Importing natural gas from the western Canadian province of Alberta to meet approximately 13% of its energy needs, Québec’s Natural Resources Department estimates that there may be 40 billion cubic feet of shale gas reserves, which would be more than enough for Québec to meet its energy needs for the next 200 years, if the claims are legitimate. Of course, the province would need to continue to allow hydraulic fracturing, the primary technology enabling drillers to reach its shale gas deposits.

Coinciding with the BAPE’s report being released to Minister Arcand, the citizens coalition Maîtres chez nous 21è siècle released a parallel 123-page report [PDF available in French] Monday. After reviewing some 200 documents, Maîtres chez nous concluded that not only does shale gas development fail to meet Québec’s principles for sustainable development, but also that shale gas is dirty and runs contrary to the province’s climate change reduction targets and clean energy development goals.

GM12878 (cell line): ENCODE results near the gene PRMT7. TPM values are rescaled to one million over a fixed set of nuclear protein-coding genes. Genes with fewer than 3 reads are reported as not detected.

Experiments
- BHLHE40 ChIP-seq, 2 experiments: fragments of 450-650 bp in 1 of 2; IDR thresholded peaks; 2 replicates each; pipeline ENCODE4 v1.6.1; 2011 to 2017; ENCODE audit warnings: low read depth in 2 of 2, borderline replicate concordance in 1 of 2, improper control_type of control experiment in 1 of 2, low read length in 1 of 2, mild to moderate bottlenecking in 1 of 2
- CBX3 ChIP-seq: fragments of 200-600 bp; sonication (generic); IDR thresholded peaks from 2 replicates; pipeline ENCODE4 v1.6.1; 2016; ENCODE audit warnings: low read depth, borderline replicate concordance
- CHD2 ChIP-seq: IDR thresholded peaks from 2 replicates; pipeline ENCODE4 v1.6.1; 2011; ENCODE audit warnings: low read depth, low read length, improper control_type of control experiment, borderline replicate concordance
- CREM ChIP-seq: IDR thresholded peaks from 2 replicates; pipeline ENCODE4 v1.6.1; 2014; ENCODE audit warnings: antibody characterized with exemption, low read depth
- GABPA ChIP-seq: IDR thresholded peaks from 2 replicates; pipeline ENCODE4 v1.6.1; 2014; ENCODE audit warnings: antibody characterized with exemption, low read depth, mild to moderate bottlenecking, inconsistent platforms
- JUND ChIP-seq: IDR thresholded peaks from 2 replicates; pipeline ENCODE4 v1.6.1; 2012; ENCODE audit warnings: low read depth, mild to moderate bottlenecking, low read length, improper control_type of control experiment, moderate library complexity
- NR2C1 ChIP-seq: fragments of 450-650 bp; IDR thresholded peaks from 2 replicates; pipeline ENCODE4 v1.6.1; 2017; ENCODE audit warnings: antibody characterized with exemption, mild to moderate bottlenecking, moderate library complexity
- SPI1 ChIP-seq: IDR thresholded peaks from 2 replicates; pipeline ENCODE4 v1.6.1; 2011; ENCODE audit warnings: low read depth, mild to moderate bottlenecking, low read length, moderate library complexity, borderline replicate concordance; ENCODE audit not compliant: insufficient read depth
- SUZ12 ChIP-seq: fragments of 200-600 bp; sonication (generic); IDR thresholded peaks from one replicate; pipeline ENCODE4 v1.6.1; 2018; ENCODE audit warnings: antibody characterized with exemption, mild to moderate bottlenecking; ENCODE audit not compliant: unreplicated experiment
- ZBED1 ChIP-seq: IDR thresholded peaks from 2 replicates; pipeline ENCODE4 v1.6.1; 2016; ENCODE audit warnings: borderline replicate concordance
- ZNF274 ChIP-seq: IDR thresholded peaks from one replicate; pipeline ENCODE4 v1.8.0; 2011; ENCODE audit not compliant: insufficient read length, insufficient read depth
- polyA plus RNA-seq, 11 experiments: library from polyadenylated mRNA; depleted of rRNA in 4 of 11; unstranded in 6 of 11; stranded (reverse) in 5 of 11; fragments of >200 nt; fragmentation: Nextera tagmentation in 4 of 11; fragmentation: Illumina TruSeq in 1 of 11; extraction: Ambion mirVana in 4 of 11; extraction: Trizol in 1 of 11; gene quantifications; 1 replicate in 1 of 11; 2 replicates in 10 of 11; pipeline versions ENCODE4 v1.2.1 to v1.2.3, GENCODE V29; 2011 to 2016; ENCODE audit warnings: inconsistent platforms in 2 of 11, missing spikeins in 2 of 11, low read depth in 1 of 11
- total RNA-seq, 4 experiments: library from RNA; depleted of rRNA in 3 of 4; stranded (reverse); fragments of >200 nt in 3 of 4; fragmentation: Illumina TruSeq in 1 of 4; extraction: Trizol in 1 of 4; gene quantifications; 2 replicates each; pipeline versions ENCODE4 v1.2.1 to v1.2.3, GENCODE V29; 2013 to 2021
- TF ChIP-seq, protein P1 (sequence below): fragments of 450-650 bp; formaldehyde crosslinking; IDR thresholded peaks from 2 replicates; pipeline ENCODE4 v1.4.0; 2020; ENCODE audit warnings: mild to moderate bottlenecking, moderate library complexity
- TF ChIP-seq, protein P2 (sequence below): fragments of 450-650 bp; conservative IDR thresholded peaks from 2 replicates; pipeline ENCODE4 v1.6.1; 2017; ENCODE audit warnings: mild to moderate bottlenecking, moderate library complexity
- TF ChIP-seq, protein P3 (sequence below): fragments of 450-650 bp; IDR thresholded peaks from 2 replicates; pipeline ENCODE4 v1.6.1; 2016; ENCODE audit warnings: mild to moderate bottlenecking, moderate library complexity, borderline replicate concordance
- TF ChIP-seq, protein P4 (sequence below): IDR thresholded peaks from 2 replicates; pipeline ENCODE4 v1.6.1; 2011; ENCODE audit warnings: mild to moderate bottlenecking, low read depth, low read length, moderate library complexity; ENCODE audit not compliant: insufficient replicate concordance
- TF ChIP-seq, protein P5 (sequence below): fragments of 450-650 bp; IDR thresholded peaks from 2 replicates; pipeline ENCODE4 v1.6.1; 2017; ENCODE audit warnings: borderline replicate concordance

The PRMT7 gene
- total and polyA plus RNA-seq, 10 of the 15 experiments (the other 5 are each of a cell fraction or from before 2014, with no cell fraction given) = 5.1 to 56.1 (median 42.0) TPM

Given the findings from the parallel report - and the rapidly growing public opposition to fracking - it is expected that regardless of the BAPE recommendations, the Charest government will be hard pressed to meaningfully pursue shale gas.

Stay tuned since the BAPE study will likely be made public sooner rather than later.